At Basware we talk about a concept called Visible Commerce: the embodiment of true visibility. But, being pragmatic, we realise that the data that can and should inform business change has to come from somewhere – software tools and systems, no matter where the data lives. While we have powerful analytical and e-invoicing tools that show transactions at all levels and help companies gain control of spend, we realise that’s not enough. That’s why we integrate with other software, to combine data and give you the bigger picture, and why we like to see things from a different perspective…
Turning the source-to-pay data collection flow on its head
The traditional process improvement wheel starts from sourcing, through the purchase to pay (P2P) cycle. However, we believe that a data-led approach means that the wheel should actually start the other way around: so that data collection begins with invoicing, and the insights collected from real-world data mean that sourcing comes at the end. By using all the data from disparate systems, it is now possible to see what’s being bought, where, and use that data to inform sourcing, then use contracts to change buying behavior.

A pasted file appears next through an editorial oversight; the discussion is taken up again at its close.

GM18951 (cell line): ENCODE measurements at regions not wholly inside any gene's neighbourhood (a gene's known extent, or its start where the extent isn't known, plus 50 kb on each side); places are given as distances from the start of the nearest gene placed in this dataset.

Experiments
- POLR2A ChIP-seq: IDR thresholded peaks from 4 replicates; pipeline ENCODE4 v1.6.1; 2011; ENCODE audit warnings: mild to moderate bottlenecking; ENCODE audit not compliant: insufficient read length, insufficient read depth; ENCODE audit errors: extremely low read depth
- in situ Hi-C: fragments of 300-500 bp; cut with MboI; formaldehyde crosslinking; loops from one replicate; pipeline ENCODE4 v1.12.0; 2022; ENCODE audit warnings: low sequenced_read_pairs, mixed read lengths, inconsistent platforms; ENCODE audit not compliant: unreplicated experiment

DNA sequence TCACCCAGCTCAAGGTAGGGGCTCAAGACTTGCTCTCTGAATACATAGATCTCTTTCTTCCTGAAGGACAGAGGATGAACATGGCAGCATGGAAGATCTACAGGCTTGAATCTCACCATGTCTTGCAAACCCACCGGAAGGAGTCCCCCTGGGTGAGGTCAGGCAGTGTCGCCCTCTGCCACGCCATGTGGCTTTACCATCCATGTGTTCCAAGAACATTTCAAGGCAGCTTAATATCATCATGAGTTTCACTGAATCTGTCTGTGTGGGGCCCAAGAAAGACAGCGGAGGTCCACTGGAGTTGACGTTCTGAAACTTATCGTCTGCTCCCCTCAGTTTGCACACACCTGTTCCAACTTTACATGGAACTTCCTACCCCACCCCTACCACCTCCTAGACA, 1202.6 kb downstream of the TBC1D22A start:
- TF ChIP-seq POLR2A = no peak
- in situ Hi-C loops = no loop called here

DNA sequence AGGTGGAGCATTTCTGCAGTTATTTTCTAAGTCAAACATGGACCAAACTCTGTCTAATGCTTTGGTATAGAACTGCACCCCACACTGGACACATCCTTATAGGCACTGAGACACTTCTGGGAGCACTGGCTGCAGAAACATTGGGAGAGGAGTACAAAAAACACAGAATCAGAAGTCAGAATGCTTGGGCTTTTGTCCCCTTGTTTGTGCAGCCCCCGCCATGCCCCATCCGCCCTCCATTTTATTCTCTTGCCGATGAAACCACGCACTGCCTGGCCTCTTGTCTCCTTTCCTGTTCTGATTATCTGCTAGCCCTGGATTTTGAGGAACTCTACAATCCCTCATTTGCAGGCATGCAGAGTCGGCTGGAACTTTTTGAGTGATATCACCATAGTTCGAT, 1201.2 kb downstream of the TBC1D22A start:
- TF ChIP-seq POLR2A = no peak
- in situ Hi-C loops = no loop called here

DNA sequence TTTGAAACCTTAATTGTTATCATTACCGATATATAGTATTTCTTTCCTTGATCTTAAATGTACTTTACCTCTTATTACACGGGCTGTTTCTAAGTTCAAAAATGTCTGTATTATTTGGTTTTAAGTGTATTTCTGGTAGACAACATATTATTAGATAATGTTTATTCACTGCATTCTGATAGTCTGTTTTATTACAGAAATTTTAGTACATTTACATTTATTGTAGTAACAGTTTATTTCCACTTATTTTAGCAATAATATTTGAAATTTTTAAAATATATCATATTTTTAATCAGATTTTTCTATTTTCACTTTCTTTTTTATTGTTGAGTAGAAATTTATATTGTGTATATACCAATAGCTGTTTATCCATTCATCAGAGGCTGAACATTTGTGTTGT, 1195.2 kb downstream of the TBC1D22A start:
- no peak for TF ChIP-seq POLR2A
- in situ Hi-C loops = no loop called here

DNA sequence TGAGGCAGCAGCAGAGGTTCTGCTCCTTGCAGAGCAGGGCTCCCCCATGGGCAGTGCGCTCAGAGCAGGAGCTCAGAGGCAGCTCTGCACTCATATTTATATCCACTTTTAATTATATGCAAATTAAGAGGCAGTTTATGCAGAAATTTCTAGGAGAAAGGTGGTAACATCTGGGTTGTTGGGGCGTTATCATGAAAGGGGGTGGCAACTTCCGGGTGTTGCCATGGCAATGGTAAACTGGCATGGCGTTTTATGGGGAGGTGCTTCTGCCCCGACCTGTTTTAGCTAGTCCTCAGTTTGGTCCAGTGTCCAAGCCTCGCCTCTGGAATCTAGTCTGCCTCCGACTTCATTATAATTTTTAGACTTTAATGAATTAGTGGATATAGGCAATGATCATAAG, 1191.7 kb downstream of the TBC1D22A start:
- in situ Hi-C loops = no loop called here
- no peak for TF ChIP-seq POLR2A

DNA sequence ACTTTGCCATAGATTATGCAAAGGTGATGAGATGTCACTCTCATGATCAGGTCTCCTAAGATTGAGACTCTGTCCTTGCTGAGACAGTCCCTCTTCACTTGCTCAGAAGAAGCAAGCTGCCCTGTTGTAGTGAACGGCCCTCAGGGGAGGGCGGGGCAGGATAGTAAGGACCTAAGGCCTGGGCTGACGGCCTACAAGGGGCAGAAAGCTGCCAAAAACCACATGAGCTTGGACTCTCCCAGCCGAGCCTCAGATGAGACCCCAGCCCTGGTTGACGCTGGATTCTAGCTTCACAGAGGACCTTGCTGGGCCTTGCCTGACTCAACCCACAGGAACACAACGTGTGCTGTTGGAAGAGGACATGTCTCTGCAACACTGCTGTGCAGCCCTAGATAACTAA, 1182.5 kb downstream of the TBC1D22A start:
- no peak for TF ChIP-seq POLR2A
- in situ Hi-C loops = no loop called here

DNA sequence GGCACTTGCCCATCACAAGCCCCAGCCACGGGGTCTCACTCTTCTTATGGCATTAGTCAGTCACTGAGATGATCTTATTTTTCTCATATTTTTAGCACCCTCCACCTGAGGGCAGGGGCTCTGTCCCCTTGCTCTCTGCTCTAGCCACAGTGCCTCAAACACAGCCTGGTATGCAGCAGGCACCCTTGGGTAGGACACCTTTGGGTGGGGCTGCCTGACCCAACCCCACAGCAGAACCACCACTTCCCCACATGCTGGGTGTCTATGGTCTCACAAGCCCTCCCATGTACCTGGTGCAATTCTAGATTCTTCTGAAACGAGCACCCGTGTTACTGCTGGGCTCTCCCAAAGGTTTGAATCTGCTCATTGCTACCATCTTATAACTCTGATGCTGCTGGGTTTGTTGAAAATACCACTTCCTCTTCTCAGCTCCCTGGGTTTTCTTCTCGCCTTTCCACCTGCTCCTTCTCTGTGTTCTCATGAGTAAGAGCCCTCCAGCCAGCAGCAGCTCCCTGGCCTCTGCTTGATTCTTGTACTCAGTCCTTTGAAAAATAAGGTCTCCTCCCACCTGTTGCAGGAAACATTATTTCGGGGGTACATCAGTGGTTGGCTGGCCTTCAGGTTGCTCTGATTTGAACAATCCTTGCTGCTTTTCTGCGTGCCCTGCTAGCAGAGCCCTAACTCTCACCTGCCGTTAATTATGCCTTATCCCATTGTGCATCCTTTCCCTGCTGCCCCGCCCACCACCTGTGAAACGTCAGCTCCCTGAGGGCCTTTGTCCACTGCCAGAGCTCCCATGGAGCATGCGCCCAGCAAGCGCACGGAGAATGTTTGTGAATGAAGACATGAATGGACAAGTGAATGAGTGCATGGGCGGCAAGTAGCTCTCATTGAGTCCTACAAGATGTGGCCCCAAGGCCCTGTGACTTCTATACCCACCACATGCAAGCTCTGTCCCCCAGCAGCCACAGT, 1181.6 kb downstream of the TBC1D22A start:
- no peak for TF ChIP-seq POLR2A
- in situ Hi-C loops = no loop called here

Insanity is repeating the same behavior and expecting different results
Does a new world of data mean that transport and logistics firms fundamentally have to change the way business is working? Perhaps? But it is possible to amend processes, step-by-step, to be in line with how other industries are being run today to gain competitive advantage. So, what is the solution?
It’s very easy to recommend software solutions that could solve your problems, but that’s not the real problem that needs to be resolved. Begin by analysing what’s really going on now with a process, people, and function review. Then consider how you can improve your processes and consult many different software vendors to advise (and challenge) you. You can then combine their experience and offerings in a way that helps you mitigate your business challenges most effectively.
In short: it’s time to fight the complexity inherent in the supply chain by embracing software diversity. This means being brave enough to take a long, hard look at what the numbers are telling you, and using that information to re-imagine business processes for the future.
What should you do next? Get in touch with us to arrange a free consultation and process review.